A famous stretch of the Beagle Channel, one of the three ways to get around the southern part of South America, is called “Glacier Alley” (my photos here), whose north side harbors mountains with five famous glaciers that can be seen within a one-hour segment of a cruise. Here’s one, a specimen of a “hanging glacier” that doesn’t touch the water. (I can’t remember its name.) It ends in a waterfall instead of calving off bergs directly into the sea. I took a short video as our ship sailed by.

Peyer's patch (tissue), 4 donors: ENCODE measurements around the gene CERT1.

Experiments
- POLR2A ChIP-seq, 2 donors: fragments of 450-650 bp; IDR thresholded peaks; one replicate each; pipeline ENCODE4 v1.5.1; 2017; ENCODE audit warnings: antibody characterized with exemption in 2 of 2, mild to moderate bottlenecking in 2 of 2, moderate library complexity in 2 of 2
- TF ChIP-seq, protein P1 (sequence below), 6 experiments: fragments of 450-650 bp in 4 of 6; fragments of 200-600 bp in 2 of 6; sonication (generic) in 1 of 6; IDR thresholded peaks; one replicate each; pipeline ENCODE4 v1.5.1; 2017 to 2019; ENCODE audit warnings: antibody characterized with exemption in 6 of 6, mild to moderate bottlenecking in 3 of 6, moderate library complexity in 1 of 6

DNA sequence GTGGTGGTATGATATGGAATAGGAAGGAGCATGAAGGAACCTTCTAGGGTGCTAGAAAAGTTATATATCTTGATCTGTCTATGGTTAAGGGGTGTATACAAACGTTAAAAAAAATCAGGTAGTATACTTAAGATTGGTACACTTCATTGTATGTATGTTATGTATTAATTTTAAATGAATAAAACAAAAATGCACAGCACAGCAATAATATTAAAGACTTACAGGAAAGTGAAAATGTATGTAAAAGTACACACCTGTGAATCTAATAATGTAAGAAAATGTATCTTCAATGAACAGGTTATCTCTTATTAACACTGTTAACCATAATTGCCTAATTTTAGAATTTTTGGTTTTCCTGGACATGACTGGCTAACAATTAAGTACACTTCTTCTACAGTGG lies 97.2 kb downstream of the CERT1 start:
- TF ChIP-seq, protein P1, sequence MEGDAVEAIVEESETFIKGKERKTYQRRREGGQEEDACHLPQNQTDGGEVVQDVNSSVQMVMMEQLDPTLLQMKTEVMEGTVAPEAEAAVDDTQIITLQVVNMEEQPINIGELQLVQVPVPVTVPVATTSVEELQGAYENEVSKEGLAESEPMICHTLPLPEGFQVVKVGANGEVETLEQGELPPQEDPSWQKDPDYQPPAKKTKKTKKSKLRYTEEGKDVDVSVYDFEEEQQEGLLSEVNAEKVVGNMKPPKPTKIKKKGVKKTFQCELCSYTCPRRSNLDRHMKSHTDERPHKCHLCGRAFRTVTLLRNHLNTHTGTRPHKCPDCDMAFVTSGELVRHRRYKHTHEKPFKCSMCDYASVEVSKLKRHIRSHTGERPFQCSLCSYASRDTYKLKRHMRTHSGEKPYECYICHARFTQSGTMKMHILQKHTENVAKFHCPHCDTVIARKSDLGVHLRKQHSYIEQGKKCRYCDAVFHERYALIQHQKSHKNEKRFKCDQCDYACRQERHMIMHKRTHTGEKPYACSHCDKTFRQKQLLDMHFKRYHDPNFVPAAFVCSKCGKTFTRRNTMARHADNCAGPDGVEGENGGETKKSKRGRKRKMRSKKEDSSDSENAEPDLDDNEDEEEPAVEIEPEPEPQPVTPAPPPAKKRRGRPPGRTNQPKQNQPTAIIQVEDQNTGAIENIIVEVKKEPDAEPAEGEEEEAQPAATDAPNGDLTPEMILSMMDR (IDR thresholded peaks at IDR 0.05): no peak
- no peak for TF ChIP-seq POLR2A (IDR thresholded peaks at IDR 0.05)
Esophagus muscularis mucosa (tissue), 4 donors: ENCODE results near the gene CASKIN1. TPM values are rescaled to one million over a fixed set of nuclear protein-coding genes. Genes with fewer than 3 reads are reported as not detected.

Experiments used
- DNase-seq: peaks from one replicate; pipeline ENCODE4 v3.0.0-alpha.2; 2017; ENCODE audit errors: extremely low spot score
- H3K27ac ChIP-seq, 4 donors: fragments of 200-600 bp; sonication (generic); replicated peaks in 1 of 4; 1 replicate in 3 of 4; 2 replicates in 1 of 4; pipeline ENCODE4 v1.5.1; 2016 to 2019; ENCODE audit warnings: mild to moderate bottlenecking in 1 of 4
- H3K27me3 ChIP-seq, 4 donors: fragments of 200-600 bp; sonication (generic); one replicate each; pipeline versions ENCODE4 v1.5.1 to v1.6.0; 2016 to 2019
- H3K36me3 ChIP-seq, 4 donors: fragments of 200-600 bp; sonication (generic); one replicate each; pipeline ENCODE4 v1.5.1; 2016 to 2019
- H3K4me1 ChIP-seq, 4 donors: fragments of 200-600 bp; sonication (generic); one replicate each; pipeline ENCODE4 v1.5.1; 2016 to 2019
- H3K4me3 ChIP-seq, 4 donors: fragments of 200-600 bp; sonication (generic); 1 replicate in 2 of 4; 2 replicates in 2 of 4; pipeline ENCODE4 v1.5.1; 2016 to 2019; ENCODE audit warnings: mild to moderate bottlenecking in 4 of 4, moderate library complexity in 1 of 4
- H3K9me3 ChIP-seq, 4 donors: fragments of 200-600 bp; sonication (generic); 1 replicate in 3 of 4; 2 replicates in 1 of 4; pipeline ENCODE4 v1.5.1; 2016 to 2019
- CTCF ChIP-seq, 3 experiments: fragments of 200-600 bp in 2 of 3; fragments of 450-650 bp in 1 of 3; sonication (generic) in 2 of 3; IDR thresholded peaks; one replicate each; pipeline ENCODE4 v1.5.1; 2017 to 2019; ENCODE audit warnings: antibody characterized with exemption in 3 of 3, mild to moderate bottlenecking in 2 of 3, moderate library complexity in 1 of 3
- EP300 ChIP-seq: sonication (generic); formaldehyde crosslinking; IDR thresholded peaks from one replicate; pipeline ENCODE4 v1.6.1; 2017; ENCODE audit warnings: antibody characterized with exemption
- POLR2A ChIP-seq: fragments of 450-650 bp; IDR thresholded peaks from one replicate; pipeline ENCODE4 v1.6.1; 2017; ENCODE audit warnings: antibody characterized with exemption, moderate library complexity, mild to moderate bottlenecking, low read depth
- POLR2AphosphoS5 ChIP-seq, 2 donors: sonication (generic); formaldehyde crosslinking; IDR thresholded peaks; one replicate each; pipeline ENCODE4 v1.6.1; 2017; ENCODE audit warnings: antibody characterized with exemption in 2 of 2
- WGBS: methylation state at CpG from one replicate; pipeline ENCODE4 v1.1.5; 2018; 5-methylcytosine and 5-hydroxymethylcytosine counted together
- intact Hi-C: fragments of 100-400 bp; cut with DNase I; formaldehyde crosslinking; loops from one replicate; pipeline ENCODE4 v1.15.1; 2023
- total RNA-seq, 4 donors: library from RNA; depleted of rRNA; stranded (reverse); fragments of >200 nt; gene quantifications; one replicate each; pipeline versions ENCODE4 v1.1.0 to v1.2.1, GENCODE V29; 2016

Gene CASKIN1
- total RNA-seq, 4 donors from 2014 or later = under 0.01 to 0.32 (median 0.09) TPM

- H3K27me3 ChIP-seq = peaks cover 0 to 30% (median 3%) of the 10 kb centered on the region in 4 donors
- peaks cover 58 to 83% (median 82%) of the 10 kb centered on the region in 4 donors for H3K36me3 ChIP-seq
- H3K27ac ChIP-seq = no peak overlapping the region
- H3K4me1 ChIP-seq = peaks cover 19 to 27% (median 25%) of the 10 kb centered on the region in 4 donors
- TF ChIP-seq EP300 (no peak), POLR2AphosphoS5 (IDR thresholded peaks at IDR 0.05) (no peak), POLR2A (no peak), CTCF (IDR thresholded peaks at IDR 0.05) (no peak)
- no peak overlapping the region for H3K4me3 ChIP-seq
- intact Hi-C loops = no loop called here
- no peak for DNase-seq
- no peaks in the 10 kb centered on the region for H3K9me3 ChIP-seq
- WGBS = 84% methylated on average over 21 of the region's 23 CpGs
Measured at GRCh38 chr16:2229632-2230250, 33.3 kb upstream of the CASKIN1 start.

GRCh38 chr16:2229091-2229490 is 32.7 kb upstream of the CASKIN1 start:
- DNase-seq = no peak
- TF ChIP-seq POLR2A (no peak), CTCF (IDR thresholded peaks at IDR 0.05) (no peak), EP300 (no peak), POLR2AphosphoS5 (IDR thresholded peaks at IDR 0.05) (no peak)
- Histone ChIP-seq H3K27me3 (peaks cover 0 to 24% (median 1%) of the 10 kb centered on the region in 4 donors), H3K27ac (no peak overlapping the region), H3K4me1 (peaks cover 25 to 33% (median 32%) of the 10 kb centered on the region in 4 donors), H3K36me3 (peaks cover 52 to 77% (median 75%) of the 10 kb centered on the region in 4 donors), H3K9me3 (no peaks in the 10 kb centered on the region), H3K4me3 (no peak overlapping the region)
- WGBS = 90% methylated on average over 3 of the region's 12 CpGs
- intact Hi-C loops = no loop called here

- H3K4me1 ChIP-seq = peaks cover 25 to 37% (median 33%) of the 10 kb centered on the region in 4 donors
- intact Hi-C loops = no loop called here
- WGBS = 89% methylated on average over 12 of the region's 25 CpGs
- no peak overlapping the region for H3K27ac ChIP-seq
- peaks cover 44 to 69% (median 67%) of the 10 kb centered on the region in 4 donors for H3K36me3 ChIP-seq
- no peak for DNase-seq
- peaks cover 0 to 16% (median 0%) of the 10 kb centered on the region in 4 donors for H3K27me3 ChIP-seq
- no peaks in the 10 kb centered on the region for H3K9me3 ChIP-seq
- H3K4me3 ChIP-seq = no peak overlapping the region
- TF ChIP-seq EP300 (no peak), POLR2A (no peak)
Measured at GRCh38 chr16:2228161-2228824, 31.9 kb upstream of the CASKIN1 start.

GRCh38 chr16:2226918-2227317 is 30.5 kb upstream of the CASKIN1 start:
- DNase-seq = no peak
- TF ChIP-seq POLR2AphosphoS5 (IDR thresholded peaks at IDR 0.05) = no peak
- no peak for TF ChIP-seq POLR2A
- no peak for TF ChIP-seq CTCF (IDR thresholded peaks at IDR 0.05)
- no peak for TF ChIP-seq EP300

The Beagle Channel is where Darwin saw his first glacier. As I quoted Wikipedia in my earlier post:
Darwin had his first sight of glaciers when they reached the channel on 29 January 1833, and wrote in his field notebook “It is scarcely possible to imagine anything more beautiful than the beryl-like blue of these glaciers, and especially as contrasted with the dead white of the upper expanse of snow.”
“Beryl-like blue” is apt. Here’s some blue beryl from a crystal website, and it’s just the color of the glacier.